O'Reilly logo

Cloud Computing by James F. Ransome, John W. Rittinghouse

Stay ahead with the world's most comprehensive technology and business learning platform.

With Safari, you learn the way you learn best. Get unlimited access to videos, live online training, learning paths, books, tutorials, and more.

Start Free Trial

No credit card required

235
Chapter 9
Mobile Internet Devices
and the Cloud
9.1 Chapter Overview
A December 2008 Informa Telecoms & Media study
1
estimated that there
are over 4 billion connections to mobile devices worldwide—an astounding
number when you realize that this figure represents 60% of the global pop-
ulation today. Of course, this does not mean that two out of every three
people on Earth have a mobile phone. It is common in more than 60 coun-
tries, however, for one person to have two or more devices, even while there
are no phones at all in some parts of the globe. In some countries, millions
of people are now experiencing connectivity to the world for the first time
through wireless technologies. It is changing their economic, social, and
political fortunes forevermore.
The number of wireless users on 3G services continues to rise daily.
Informa estimates that there are nearly 415 million 3G subscriptions to
date, with 77% share of the 3G market on UMTS/HSPA1 networks or 320
million connections, and the remaining 95 million subscribed to the older
CDMA EV-DO2 technology. The number of commercial UMTS/HSPA
networks has risen to 258 in more than 100 countries, including 41 net-
works in 20 countries in the Latin America and Caribbean region. It is a
foregone conclusion that HSPA and HSPA+3 will compete with all prevail-
ing mobile wireless technologies available today. Telstras recent commercial
launch of HSPA+,reports peak theoretical downlink speeds of 21.6 Mbps.
The 3G technology is more than capable of delivering the high-speed band-
width that customers demand.
2
If the cloud is becoming increasingly pervasive and mobile browsers are
getting better every day, you may be asking yourself if you need anything
1. http://www.unstrung.com/document.asp?doc_id=169641.
2. http://www.unstrung.com/document.asp?doc_id=169641.
Chap9.fm Page 235 Friday, May 22, 2009 11:28 AM
236 Cloud Computing
more on your mobile device beyond a browser that can access the cloud.
Can browser widgets provide enough functionality that you dont need
applications on your device? What if you could get everything you need
accomplished using simple widgets that leverage your mobile device-based
browser to access the cloud? The potential impact on enterprise mobility is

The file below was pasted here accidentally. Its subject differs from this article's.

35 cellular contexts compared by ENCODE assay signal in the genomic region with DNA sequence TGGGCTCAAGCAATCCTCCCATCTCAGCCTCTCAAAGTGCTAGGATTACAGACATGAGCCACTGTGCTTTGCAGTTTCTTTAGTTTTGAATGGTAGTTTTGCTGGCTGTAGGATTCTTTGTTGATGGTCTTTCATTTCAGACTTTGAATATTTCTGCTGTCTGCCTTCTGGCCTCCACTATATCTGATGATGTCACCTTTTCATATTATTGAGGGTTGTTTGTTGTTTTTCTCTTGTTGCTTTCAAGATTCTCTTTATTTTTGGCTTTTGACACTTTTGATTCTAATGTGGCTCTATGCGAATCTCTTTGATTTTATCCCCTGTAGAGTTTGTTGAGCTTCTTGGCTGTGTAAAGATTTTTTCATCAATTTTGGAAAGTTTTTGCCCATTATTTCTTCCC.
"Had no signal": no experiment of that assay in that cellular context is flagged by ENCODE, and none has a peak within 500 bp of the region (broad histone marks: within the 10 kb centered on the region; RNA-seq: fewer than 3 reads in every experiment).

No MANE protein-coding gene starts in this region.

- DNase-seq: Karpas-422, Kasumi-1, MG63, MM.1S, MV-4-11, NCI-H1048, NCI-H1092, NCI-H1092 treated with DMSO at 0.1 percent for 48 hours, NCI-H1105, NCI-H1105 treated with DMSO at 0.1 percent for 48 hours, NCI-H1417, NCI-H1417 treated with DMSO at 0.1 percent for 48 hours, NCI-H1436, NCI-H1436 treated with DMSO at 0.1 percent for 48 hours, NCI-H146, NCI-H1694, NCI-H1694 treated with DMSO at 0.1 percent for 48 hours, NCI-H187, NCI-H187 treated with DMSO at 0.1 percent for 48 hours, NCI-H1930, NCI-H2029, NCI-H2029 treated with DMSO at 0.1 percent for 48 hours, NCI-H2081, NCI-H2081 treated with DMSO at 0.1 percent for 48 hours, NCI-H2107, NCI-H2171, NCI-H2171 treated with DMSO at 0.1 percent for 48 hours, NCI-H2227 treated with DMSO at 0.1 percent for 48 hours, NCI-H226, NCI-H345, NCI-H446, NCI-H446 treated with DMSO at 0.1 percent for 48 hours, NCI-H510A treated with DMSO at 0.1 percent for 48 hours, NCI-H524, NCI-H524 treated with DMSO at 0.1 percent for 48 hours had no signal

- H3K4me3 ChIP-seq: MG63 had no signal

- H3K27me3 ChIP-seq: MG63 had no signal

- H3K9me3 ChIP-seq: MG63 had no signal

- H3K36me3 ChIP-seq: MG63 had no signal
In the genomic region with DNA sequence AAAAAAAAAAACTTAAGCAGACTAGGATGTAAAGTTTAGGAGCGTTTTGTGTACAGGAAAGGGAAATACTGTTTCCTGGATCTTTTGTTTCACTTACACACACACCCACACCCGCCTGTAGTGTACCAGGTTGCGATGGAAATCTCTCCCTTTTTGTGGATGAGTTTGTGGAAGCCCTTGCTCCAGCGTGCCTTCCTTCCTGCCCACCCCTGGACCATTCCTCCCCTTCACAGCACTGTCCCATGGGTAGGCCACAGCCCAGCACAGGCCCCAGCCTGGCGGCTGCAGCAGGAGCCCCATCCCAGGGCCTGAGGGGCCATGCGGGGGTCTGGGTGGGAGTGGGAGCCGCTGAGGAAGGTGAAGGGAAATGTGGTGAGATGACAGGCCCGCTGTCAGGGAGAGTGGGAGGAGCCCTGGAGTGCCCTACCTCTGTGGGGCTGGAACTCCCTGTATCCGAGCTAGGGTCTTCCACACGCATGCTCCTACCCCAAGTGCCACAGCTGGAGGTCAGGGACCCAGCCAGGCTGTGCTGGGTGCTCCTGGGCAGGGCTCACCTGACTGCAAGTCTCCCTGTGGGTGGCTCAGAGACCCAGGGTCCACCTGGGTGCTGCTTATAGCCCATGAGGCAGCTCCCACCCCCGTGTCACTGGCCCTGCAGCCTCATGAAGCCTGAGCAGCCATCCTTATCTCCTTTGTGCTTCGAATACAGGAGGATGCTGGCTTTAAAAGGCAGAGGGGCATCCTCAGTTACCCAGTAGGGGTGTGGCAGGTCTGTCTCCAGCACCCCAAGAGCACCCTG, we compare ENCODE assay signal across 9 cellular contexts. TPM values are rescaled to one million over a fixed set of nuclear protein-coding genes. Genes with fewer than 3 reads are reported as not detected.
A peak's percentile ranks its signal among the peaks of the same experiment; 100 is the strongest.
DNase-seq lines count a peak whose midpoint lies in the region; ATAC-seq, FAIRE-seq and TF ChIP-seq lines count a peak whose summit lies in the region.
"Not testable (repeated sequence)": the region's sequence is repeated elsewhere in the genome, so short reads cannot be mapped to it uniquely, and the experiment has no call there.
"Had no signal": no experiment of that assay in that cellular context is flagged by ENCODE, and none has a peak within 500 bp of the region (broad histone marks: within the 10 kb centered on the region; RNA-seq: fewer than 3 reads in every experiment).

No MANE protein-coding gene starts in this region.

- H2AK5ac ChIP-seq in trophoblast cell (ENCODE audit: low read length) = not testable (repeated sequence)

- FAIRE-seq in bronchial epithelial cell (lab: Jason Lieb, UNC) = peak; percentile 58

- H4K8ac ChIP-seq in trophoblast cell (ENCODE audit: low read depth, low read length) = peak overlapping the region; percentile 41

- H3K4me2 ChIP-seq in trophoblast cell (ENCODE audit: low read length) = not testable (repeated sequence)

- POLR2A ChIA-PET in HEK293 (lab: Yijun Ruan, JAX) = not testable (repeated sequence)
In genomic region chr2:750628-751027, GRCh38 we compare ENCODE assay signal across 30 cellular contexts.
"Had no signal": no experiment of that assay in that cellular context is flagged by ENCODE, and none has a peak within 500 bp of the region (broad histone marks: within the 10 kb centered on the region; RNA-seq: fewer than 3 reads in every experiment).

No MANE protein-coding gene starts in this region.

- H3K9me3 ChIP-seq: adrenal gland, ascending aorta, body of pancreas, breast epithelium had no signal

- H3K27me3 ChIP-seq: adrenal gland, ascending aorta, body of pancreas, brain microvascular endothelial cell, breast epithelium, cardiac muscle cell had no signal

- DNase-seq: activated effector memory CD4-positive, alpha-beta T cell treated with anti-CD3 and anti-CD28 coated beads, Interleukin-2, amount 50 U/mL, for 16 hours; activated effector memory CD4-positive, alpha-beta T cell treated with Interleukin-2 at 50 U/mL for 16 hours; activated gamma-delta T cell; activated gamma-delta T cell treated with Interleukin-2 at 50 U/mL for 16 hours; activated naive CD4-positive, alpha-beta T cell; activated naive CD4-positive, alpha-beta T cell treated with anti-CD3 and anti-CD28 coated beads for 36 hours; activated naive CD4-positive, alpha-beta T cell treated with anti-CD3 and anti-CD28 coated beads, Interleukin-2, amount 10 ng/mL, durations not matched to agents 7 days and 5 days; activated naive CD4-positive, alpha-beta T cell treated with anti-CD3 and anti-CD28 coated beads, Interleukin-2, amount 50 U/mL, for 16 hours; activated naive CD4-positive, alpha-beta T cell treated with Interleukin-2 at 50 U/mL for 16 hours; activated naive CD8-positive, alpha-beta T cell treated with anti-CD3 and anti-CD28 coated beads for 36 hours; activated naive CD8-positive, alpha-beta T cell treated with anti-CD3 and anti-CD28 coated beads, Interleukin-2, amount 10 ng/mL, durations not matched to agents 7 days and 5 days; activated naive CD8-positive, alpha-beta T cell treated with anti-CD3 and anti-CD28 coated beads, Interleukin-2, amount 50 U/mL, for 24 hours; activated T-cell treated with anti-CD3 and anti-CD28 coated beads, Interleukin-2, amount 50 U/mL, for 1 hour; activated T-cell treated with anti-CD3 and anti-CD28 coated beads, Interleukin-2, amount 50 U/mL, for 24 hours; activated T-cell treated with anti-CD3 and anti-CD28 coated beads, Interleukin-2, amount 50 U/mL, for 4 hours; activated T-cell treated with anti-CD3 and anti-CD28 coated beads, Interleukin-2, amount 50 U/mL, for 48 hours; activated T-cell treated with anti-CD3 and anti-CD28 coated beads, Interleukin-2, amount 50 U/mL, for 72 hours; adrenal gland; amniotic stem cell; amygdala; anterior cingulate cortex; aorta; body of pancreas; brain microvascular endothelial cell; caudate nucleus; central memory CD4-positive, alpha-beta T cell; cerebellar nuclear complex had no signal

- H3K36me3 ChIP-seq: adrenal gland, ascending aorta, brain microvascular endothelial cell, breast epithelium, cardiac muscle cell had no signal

huge. While organizations are deploying more and more Software-as-a-Ser-
vice (SaaS) applications, there is no reason mobile workers cant access those
applications from their mobile devices, assuming they have enough band-
width (i.e., 3G- or 4G-capable devices). All that is really required beyond
such bandwidth is a browser that can actually handle all of the various SaaS-
associated web standards. Imagine a future environment in which mobile
device manufacturers will partner with multiple SaaS vendors to provide
enterprises complete cloud-based computing solutions that work anywhere.
9.2 What Is a Smartphone?
The definition of a smartphone is not standardized and varies depending on
who you ask. For most users, the consensus is that a smartphone is a mobile
device that offers advanced capabilities beyond those offered by a typical
mobile phone. Modern versions come with PC-like functionality. Many of
the newer models have customized operating systems and associated soft-
ware that provides a standardized interface. Nearly all smartphones have
advanced features such as email, Internet access, instant messaging, etc.
Smartphones are much more than just another cell phone. They provide
instant access to the web, which translates into immediate collaboration
capability. Whether you are researching financial news to predict the stock
market or looking for the perfect golf course to treat your client, it’s on the
Internet. Most smartphones allow you to sync data with your desktop com-
puter. You can store and work on documents from your smartphone, and
you can receive and reply to emails as they arrive in your inbox using real-
time push email.
Smartphone applications may be developed by the manufacturer of the
device or by any other third-party provider or developer capable of accessing
the open source operating system. Other functionalities might include an
additional interface such as a miniature QWERTY keyboard on the touch
screen, built-in video and camera features, contact management, built-in
navigation software, office document processing capability, and software for
playing music and viewing video clips. Such smartphone capabilities trans-
form the common cell phone into a mobile multimedia platform for your
Chap9.fm Page 236 Friday, May 22, 2009 11:28 AM

With Safari, you learn the way you learn best. Get unlimited access to videos, live online training, learning paths, books, interactive tutorials, and more.

Start Free Trial

No credit card required